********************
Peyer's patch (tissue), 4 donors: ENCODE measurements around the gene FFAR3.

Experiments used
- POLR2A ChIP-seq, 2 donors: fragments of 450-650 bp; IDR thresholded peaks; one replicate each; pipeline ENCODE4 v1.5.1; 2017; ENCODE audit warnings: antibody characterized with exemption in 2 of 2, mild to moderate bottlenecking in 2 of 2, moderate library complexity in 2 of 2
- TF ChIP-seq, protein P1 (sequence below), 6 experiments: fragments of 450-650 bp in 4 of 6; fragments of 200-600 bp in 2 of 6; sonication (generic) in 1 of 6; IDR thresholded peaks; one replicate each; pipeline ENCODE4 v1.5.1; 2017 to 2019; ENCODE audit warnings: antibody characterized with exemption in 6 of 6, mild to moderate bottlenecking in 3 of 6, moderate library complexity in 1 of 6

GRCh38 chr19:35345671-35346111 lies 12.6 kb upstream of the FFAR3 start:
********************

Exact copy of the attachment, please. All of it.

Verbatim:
Peyer's patch (tissue), 4 donors: ENCODE measurements around the gene FFAR3.

Experiments used
- POLR2A ChIP-seq, 2 donors: fragments of 450-650 bp; IDR thresholded peaks; one replicate each; pipeline ENCODE4 v1.5.1; 2017; ENCODE audit warnings: antibody characterized with exemption in 2 of 2, mild to moderate bottlenecking in 2 of 2, moderate library complexity in 2 of 2
- TF ChIP-seq, protein P1 (sequence below), 6 experiments: fragments of 450-650 bp in 4 of 6; fragments of 200-600 bp in 2 of 6; sonication (generic) in 1 of 6; IDR thresholded peaks; one replicate each; pipeline ENCODE4 v1.5.1; 2017 to 2019; ENCODE audit warnings: antibody characterized with exemption in 6 of 6, mild to moderate bottlenecking in 3 of 6, moderate library complexity in 1 of 6

GRCh38 chr19:35345671-35346111 lies 12.6 kb upstream of the FFAR3 start: